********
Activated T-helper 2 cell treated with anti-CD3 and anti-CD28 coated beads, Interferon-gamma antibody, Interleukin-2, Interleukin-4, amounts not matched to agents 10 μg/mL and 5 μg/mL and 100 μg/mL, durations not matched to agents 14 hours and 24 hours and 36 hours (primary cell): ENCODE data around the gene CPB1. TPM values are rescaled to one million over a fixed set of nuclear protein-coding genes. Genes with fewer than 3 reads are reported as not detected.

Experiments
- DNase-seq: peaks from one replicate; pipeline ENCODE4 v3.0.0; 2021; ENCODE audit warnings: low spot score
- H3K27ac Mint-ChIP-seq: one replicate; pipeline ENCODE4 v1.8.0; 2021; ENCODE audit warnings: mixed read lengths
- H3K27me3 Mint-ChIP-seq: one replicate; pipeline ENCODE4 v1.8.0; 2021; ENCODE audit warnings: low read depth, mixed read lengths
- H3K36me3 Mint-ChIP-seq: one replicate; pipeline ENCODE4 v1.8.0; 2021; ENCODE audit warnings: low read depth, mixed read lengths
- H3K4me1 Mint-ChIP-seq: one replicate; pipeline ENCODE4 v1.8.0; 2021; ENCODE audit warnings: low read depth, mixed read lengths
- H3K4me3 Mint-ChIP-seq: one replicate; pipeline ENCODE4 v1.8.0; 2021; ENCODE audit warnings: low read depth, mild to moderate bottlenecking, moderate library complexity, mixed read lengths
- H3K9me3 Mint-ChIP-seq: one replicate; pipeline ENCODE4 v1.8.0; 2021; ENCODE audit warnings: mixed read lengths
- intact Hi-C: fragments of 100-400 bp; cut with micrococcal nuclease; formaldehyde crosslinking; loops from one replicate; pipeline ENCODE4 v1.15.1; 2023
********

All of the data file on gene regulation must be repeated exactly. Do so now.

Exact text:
Activated T-helper 2 cell treated with anti-CD3 and anti-CD28 coated beads, Interferon-gamma antibody, Interleukin-2, Interleukin-4, amounts not matched to agents 10 μg/mL and 5 μg/mL and 100 μg/mL, durations not matched to agents 14 hours and 24 hours and 36 hours (primary cell): ENCODE data around the gene CPB1. TPM values are rescaled to one million over a fixed set of nuclear protein-coding genes. Genes with fewer than 3 reads are reported as not detected.

Experiments
- DNase-seq: peaks from one replicate; pipeline ENCODE4 v3.0.0; 2021; ENCODE audit warnings: low spot score
- H3K27ac Mint-ChIP-seq: one replicate; pipeline ENCODE4 v1.8.0; 2021; ENCODE audit warnings: mixed read lengths
- H3K27me3 Mint-ChIP-seq: one replicate; pipeline ENCODE4 v1.8.0; 2021; ENCODE audit warnings: low read depth, mixed read lengths
- H3K36me3 Mint-ChIP-seq: one replicate; pipeline ENCODE4 v1.8.0; 2021; ENCODE audit warnings: low read depth, mixed read lengths
- H3K4me1 Mint-ChIP-seq: one replicate; pipeline ENCODE4 v1.8.0; 2021; ENCODE audit warnings: low read depth, mixed read lengths
- H3K4me3 Mint-ChIP-seq: one replicate; pipeline ENCODE4 v1.8.0; 2021; ENCODE audit warnings: low read depth, mild to moderate bottlenecking, moderate library complexity, mixed read lengths
- H3K9me3 Mint-ChIP-seq: one replicate; pipeline ENCODE4 v1.8.0; 2021; ENCODE audit warnings: mixed read lengths
- intact Hi-C: fragments of 100-400 bp; cut with micrococcal nuclease; formaldehyde crosslinking; loops from one replicate; pipeline ENCODE4 v1.15.1; 2023